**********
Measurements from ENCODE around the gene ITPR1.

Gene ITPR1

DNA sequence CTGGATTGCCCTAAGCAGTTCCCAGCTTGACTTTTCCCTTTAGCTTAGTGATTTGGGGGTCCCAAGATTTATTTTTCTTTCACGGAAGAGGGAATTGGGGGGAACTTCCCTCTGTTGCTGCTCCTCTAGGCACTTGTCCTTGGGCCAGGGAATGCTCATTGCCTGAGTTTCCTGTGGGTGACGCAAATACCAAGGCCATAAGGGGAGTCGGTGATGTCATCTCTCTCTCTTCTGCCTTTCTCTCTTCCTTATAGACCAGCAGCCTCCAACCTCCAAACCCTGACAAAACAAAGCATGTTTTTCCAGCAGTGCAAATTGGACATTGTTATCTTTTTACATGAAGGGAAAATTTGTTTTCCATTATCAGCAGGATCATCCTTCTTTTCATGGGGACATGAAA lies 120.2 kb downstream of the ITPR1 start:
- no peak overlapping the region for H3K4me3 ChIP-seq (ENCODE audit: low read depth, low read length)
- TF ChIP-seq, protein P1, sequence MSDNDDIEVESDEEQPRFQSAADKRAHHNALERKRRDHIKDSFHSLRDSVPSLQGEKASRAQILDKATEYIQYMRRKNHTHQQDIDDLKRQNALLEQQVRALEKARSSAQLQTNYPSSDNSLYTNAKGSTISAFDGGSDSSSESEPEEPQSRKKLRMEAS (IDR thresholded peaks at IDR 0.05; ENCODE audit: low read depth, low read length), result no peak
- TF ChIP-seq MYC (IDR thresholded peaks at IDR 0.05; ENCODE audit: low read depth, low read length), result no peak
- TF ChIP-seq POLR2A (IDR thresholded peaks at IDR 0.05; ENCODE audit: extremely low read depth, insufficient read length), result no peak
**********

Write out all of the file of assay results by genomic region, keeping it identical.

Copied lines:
Measurements from ENCODE around the gene ITPR1.

Gene ITPR1

DNA sequence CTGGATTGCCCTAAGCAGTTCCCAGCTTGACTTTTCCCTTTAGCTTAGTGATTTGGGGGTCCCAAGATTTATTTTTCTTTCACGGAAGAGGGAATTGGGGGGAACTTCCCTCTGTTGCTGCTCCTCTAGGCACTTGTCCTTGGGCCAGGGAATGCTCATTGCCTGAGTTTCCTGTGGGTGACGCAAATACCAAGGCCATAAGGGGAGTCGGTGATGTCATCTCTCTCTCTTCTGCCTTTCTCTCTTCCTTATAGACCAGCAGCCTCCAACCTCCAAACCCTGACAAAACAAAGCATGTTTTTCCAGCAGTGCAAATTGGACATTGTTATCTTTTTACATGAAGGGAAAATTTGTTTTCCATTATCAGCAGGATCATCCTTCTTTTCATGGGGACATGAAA lies 120.2 kb downstream of the ITPR1 start:
- no peak overlapping the region for H3K4me3 ChIP-seq (ENCODE audit: low read depth, low read length)
- TF ChIP-seq, protein P1, sequence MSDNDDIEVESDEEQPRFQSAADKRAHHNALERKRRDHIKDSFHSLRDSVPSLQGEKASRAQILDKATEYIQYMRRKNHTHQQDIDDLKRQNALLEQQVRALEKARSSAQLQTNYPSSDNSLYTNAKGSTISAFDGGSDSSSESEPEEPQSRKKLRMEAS (IDR thresholded peaks at IDR 0.05; ENCODE audit: low read depth, low read length), result no peak
- TF ChIP-seq MYC (IDR thresholded peaks at IDR 0.05; ENCODE audit: low read depth, low read length), result no peak
- TF ChIP-seq POLR2A (IDR thresholded peaks at IDR 0.05; ENCODE audit: extremely low read depth, insufficient read length), result no peak